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Scree - April 21, 2011

NPS canyoneering photo

NPS Photo

Zion Hikers Assisted

The Subway in Zion National Park (on page 11) Utah, is one of the best slot canyons. Reading the National Parks site, they give considerable advice on the Subway. Most morsels of wisdom contain cautions as to the seriousness of the route.

Last Saturday a couple of folks started the hike (AP Story). They were surprised by the depth of the water in the canyon and tried to reverse their path. They were unable to climb back up some of the rocks they had descended. They were trapped and decided to wait for assistance.

The National Park Service has style. Years ago the NPS tried to qualify who was capable of attempting certain risky adventures. After years of passing judgement on abilities, they began to only offer advice. Now the offices and web sites are full of helps. The staff wants the visitor to safely visit the Park; but they no longer tell visitors they are not qualified. The visitors must decide for themselves what they are capable of doing.

The Subway route was supposed to take six or seven hours to hike. Our pair probably had food and gear for that length of a hike. They had to make a difficult decision; but they knew they were on a popular route, someone would be by soon, why not wait.

Spending one night out, without much food and bedding is tough; but as Sunday (day 2) slipped into Monday and then on to Tuesday, I am sure that 127 hours was entering their heads. Our hikers were probably hungry, tired, and cold. I would have been second guessing if I was still on the trail or lost. It was about 96 hours before some other folks began arriving. Our hikers were assisted by the other experienced canyoneers and everyone walked away.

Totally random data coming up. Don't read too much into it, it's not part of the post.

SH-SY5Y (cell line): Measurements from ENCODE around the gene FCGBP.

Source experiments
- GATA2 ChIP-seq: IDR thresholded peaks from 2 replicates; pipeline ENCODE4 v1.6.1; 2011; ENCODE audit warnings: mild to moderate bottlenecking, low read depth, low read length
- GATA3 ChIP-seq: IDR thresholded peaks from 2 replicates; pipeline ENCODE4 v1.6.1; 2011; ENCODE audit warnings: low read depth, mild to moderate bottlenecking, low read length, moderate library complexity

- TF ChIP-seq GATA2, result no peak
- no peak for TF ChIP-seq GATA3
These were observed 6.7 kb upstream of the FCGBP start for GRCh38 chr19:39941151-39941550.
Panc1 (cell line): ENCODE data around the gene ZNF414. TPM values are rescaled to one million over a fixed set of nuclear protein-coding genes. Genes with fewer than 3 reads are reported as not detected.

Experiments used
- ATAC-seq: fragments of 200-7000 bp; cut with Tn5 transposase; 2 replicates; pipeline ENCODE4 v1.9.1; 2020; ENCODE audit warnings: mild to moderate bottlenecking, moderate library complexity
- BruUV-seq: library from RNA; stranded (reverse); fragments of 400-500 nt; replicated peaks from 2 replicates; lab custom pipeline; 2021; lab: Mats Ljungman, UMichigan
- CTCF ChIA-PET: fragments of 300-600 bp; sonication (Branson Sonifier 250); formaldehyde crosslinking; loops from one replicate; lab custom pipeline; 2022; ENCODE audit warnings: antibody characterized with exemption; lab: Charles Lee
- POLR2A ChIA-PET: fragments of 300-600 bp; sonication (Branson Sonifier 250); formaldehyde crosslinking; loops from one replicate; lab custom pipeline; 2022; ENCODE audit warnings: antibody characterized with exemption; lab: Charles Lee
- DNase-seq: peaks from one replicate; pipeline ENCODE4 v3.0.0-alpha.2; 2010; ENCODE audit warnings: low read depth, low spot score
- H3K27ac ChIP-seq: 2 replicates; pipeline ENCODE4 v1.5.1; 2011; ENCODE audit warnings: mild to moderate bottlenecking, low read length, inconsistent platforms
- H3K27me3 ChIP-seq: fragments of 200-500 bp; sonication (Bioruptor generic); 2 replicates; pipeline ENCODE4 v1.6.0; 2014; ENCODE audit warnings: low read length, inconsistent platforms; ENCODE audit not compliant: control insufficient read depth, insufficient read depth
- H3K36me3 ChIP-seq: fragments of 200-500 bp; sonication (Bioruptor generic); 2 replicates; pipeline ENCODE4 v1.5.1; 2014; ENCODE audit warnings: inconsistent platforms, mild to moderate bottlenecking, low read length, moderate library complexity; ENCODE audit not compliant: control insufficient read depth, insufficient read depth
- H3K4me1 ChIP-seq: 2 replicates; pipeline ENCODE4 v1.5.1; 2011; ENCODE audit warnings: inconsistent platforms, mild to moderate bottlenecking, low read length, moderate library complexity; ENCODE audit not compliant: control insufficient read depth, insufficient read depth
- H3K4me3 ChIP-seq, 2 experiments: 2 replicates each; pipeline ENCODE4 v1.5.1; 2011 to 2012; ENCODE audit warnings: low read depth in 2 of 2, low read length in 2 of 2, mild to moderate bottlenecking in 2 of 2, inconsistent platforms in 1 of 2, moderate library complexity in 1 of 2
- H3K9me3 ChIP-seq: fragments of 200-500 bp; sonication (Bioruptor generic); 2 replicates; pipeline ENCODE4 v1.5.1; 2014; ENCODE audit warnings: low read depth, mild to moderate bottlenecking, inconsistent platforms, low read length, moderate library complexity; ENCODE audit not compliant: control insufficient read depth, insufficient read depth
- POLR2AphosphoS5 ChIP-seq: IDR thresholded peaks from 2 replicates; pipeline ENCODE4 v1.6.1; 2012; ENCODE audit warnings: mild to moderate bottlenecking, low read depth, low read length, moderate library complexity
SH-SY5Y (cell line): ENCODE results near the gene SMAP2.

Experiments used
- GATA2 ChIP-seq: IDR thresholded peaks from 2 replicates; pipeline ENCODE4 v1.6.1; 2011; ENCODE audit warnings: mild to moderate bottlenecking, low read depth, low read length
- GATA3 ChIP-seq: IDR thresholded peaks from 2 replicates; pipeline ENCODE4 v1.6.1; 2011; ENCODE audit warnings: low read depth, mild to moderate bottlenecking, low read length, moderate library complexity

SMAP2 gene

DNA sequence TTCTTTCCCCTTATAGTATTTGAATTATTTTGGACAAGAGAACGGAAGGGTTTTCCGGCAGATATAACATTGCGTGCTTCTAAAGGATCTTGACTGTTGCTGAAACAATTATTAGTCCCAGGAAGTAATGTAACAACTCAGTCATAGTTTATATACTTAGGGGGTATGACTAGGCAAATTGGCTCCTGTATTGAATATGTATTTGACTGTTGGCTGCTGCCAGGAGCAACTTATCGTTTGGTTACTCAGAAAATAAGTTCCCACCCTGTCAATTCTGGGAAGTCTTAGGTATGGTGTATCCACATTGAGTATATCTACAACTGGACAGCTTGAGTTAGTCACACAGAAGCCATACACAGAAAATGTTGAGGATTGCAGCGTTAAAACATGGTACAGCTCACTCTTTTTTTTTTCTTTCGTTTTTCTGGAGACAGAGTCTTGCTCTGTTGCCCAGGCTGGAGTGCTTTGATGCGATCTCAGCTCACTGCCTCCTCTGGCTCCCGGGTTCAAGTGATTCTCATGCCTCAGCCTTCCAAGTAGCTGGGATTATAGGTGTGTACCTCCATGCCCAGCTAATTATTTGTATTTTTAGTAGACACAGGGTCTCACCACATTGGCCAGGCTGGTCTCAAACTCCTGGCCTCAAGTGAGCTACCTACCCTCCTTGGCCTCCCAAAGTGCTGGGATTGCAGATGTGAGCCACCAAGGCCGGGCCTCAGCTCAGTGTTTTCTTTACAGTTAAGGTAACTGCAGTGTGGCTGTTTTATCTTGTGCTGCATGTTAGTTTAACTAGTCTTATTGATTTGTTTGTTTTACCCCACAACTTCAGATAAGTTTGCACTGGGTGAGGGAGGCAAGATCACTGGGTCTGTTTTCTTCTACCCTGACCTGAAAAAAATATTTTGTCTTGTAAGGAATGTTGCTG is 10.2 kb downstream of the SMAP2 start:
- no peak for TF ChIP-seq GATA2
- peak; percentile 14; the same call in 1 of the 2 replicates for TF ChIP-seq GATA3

What a great ending...

The hikers were assisted across the water.

The experienced group of canyoneers were heroes.

The Park got everyone home safely.

And our assisted hikers now have stories to tell for the rest of their lives. What an adventure!

Note: I will try to find out more about the trip and as information becomes available, I will share.

More on the Hikers

Researching a bit more the National Park Service made a statement...

"Certainly we told all these people that the water was going to be higher and colder than they might expect and we give them all kinds of safety tips," said Eaker. "Ultimately, it's their decision whether they want to go."

Eaker, NPS Spokesman - TimesUnion.com

Remember it is dangerous out there. We take chances each day of our lives. Be patient and slowly build your skill levels. There is adventure at every level. Do not let the risks out weigh your skills.